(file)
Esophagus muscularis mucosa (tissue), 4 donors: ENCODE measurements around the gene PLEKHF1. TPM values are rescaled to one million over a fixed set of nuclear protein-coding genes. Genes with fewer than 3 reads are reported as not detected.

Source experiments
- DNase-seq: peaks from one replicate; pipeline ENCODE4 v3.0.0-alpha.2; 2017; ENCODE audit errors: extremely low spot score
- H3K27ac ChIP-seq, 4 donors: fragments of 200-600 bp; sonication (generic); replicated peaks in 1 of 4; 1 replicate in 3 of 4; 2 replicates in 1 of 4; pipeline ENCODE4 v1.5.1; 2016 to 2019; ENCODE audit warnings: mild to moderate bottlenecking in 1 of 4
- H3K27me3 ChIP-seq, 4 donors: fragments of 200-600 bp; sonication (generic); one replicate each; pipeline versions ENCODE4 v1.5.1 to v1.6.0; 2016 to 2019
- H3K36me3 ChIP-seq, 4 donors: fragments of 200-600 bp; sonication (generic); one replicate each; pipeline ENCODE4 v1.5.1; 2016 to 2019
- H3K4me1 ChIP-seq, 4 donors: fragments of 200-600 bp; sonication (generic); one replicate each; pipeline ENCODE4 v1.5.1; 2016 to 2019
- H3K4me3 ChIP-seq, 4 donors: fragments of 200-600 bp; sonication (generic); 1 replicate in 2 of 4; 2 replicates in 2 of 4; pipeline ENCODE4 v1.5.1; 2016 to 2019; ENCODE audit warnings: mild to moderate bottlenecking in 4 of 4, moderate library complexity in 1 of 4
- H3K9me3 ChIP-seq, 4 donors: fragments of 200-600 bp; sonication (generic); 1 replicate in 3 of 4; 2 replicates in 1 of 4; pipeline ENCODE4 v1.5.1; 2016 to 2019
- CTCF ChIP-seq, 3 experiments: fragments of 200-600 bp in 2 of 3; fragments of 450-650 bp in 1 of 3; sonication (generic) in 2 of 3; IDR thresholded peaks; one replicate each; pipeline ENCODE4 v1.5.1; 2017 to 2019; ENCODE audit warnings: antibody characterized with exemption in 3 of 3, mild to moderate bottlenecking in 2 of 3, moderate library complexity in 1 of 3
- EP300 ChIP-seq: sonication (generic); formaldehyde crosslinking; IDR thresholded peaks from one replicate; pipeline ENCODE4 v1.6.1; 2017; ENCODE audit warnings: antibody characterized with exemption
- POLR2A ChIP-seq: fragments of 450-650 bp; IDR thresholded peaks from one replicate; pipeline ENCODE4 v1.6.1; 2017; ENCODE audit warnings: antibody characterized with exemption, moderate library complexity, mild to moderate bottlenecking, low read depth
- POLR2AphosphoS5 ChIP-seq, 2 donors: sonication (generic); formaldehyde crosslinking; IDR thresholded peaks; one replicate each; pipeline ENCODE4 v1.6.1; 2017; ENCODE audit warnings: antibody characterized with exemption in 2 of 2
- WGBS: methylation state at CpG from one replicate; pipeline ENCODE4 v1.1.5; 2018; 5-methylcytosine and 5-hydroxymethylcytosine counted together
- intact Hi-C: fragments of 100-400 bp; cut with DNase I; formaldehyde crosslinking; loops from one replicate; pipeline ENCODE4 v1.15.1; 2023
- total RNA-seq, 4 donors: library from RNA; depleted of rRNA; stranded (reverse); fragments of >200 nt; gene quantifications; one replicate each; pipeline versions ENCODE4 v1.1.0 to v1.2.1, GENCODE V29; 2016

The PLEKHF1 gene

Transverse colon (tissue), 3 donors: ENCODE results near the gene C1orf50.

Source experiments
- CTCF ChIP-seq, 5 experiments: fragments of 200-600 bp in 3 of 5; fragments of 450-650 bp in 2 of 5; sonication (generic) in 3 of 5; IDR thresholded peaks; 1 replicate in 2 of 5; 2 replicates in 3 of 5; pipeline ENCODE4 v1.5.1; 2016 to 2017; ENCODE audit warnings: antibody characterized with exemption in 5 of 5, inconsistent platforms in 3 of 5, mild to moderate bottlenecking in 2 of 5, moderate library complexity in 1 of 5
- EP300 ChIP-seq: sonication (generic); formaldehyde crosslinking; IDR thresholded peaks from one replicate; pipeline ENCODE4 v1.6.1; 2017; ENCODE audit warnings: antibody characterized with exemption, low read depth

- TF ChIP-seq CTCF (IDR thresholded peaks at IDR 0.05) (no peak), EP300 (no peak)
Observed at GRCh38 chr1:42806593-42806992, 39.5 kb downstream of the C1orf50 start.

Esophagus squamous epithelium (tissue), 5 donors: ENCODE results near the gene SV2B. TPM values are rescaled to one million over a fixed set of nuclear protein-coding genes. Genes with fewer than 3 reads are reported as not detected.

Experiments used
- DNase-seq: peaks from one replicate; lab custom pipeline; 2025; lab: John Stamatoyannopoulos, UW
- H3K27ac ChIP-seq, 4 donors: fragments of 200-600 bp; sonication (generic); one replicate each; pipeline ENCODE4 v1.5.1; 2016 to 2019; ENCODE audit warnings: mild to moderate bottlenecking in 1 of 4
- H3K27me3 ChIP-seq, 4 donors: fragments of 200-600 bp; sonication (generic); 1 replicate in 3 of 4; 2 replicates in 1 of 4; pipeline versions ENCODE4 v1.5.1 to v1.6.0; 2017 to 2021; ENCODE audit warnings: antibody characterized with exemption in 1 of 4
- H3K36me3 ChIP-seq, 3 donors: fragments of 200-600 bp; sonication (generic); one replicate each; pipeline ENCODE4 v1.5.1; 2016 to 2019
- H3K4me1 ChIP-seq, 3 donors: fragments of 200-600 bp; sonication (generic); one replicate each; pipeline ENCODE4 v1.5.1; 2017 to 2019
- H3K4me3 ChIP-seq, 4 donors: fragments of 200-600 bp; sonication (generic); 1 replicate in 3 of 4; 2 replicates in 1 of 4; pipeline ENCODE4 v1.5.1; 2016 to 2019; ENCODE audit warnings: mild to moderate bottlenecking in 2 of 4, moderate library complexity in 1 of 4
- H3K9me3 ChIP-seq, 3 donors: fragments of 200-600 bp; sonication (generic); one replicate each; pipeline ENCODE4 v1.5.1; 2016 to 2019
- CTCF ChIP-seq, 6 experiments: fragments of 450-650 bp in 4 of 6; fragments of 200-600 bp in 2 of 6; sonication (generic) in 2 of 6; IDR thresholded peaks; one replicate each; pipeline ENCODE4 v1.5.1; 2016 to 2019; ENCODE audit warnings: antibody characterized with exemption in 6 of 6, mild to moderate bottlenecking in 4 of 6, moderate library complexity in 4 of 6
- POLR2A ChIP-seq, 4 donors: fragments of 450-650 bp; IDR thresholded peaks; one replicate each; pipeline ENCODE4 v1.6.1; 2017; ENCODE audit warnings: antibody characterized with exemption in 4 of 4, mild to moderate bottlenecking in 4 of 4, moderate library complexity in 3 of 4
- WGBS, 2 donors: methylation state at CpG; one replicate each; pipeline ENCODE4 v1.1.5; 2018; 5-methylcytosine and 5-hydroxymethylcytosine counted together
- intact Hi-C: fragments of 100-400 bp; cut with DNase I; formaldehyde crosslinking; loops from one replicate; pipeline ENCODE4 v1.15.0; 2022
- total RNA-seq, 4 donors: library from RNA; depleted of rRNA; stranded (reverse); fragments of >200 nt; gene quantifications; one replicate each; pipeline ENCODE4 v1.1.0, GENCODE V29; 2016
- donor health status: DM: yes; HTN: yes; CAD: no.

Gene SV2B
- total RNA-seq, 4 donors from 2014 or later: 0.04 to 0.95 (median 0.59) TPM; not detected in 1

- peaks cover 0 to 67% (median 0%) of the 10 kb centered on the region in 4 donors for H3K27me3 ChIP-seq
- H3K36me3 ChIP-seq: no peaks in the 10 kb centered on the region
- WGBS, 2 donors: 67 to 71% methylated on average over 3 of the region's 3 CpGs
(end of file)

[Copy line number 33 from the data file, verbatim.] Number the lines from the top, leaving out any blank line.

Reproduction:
- CTCF ChIP-seq, 6 experiments: fragments of 450-650 bp in 4 of 6; fragments of 200-600 bp in 2 of 6; sonication (generic) in 2 of 6; IDR thresholded peaks; one replicate each; pipeline ENCODE4 v1.5.1; 2016 to 2019; ENCODE audit warnings: antibody characterized with exemption in 6 of 6, mild to moderate bottlenecking in 4 of 6, moderate library complexity in 4 of 6